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How To's

How to override a single host on your Windows DNS Server

Situation

1. Your internal Active Directory domain name is different than your public Internet domain name. For example, your AD domain name might be contoso.local but your public Internet domain name might be contoso.com

2. You want to override a single host on contoso.com but your internal DNS server is not authoritative for that zone. For example, mail.contoso.com points to the external IP address of your mail server but you want to override it so that it points to the internal IP address of your mail server for internal clients only.

Problem

You could accomplish this by adding a record to the hosts file on every machine on your local network. But that would be very inefficient and hard to manage. You could also create a forward lookup zone for contoso.com on your internal DNS server, but then you would have to create host records for every host in that domain.

Solution

The solution is to create a forward lookup zone called ‘mail.contoso.com’ on your internal DNS server. This is technically called a subdomain. However, you can create a blank host record within that subdomain and point it to whatever IP address you want.

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Discussion

3 Responses to “How to override a single host on your Windows DNS Server”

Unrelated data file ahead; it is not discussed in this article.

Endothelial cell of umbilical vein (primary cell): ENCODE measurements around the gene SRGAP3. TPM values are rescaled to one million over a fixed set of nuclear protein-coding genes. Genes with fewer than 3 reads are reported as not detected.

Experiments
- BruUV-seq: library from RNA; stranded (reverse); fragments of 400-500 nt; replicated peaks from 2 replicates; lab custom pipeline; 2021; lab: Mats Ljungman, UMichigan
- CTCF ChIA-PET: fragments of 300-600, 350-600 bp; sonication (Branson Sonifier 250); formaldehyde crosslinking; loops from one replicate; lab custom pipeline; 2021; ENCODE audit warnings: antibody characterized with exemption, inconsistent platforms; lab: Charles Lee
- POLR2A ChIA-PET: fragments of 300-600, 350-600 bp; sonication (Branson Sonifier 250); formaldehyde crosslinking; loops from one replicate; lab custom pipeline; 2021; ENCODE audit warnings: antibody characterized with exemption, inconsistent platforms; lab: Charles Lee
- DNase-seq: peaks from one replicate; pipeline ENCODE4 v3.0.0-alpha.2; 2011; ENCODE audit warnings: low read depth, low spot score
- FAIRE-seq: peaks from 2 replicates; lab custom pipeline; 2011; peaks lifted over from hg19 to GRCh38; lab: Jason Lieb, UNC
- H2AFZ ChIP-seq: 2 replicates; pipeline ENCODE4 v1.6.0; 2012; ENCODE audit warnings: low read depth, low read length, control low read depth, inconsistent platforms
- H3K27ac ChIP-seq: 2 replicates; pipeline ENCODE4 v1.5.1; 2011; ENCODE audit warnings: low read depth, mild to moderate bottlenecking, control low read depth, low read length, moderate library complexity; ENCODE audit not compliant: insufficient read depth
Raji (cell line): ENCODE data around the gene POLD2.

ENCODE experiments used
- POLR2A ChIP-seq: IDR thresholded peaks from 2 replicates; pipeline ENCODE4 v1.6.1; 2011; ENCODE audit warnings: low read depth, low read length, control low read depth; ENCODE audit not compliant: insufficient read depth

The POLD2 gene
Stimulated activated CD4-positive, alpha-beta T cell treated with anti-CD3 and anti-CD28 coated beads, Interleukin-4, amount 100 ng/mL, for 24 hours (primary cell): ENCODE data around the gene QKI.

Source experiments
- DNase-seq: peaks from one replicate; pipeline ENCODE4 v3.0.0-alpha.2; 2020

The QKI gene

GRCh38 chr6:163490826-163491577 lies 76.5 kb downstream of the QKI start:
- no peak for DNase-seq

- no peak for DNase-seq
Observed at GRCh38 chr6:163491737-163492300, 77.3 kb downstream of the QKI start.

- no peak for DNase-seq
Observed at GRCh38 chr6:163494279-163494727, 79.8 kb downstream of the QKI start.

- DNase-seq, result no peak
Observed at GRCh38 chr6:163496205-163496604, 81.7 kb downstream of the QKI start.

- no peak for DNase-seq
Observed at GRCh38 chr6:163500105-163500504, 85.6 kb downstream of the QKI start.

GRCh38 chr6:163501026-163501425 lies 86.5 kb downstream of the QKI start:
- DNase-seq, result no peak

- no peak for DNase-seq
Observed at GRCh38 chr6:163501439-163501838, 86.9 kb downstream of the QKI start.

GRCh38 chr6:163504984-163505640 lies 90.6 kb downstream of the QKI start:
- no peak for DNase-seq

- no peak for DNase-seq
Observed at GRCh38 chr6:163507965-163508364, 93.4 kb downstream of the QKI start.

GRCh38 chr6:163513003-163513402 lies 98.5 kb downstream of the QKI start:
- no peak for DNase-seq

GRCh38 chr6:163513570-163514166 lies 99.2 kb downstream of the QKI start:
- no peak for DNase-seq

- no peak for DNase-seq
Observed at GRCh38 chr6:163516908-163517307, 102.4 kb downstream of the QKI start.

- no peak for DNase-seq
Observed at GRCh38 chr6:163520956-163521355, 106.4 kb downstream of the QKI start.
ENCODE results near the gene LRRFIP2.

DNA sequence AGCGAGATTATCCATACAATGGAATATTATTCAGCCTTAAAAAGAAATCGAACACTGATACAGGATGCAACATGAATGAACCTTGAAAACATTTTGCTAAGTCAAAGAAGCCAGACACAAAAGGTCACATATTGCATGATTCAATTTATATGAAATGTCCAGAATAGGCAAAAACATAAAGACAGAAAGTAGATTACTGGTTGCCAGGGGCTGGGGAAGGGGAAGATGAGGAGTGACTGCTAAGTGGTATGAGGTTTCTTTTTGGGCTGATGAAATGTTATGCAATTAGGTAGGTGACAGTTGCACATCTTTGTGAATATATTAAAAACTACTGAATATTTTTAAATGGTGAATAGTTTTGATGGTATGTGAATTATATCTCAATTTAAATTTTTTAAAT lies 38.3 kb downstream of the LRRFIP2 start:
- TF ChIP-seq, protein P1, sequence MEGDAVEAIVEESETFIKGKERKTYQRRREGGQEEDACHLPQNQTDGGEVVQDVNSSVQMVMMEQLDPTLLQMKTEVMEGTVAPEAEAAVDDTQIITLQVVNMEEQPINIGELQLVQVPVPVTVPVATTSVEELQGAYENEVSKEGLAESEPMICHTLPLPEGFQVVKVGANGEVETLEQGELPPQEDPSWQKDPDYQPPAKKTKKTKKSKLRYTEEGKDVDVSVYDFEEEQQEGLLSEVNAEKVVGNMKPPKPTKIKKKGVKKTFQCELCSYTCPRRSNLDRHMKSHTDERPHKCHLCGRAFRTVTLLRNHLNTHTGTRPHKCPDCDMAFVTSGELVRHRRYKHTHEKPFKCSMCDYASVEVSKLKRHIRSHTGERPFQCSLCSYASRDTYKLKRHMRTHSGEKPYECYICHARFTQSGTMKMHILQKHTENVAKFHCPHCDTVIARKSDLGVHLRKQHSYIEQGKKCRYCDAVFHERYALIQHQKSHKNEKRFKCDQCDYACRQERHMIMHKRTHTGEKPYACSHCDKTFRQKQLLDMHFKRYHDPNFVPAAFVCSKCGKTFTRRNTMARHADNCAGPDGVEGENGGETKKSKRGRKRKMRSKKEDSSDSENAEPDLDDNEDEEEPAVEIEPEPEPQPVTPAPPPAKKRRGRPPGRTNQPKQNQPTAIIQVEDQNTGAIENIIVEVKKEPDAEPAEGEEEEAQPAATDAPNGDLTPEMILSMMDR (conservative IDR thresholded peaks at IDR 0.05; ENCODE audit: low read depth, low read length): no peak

1. Thanks for that pointer Kent!

    Slight variation: Translated to your example situation, I’d like to internally resolve a couple of hosts like http://www.contoso.com, jobs.contoso.com etc. to resolve to a specific IP address (which is easy given your instructiona) but I would also like the FQDN contoso.com to resolve to the same IP address. Can that be achieved?

    Posted by Marco van den Berg | June 4, 2013, 3:41 am
  2. Brilliant! Works perfect for sub-domains, but I see answering Marco’s question may not be possible with this approach.

    Posted by Joel | November 13, 2013, 3:17 pm

Trackbacks/Pingbacks

  1. […] Just as a final note, you should also make sure you have a DNS record for autodiscover.youdomain.com that points to your Exchange server. So if your email address is joe@somedomain.com then you should have a DNS record that points autodiscover.somedomain.com to the IP address of your Exchange server. If your server is behind a NAT router, you should create a DNS record on your external DNS server that point to your servers external IP address, and you should create a DNS record on your internal DNS server that points to your servers internal IP address. If your internal and external domain names are different, you may need to review this article. […]

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